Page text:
Goa, the smallest state in India is one with the longest history of colonialism, lasting from 1510 to 1962. The resulting amalgam of Indo-Portuguese influence is seen from the very first printing press – with the Roman script (of Portuguese type) used to print works in vernacular languages. The absence of Devanagri moulds for printing Konkani in the local script could be credited with shaping the foundation of Romi Konkani. Widely used across Goa today, this script has its origin in the writings of Thomas Stephens.

Just how the simple flap of a butterfly’s wings in New Mexico might cause a storm in China, history too weaves indelible threads to the present.


1 Chehak Bansal, “History of Printing Press in India”, Osmo Magazine, 8 February 2021,

Wikipedia contributors, “João de Bustamante”, Wikipedia, 9 February 2020,

3  Anant Kakba Priolkar, The Printing Press in India: Its Beginnings and Early Development (Bombay: Marathi Samshodhana Mandala, 1958).

Anant Kakba Priolkar, The Printing Press in India: Its Beginnings and Early Development.

5 K Madhavan, “Tamil saw its first book in 1578”, The Hindu, 21 June 2010,

6 A Limited,  “English: A page from Luso-Tamil Catechism (Cartilha or Primer) printed in Lisbon in 1554 CE”, Alamy,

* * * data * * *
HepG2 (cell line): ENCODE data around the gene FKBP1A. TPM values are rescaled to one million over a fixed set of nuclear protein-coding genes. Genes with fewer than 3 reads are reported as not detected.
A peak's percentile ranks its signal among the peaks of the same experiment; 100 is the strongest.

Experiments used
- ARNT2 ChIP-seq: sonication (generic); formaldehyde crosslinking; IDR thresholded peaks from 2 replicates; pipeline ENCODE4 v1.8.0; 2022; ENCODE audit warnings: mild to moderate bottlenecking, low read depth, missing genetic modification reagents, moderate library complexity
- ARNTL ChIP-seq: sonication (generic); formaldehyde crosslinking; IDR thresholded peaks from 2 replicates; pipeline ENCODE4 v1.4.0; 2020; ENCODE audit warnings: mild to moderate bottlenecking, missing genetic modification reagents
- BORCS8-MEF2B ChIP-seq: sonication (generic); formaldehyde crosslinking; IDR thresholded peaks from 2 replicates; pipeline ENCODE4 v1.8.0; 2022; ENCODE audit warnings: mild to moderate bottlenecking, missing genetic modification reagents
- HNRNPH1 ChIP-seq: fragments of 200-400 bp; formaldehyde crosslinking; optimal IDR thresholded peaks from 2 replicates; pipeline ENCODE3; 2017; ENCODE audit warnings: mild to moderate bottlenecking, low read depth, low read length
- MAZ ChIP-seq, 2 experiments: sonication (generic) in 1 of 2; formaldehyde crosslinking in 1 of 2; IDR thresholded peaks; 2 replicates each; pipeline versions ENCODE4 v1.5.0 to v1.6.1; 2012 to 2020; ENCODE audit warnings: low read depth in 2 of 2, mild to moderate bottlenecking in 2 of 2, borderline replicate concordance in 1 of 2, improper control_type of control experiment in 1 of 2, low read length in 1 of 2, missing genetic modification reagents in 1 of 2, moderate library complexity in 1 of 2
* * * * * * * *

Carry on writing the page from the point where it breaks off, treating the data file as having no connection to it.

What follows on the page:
7 Annie Royson, “Kristapurana: An Introduction”, Sahapedia, 2019,  

8 Ivo Souza, “Evangelisation of the Village of Raia”,, 2009,

9 Mousinho de Ataide, Rachol (Goa: New Age Printers, 2012).

10 Anant Kakba Priolkar, The Printing Press in India: Its Beginnings and Early Development (Bombay: Marathi Samshodhana Mandala, 1958).

11 Maria Pia De Menezes Rodrigues, Texts, Tomes and Treasures – The Evolution of Goa’s Publica Livraria (1832 – 2005) (Goa: 2014).

Annie Royson, “Kristapurana: An Introduction”.

About the Author

Annalie Gracias is a freelance journalist and copyeditor based in Goa, India. She has served as the Assistant Editor of Goa Today, the oldest magazine in the state, and was also awarded a scholarship for the Australian Digital Job Accelerator, 2020. She has also been published in (an independent British online and print publication).

Storytelling is what she does best and her ‘happy place’ is penning words on paper or editing copy to make it read better. She tweets @annaliegracias.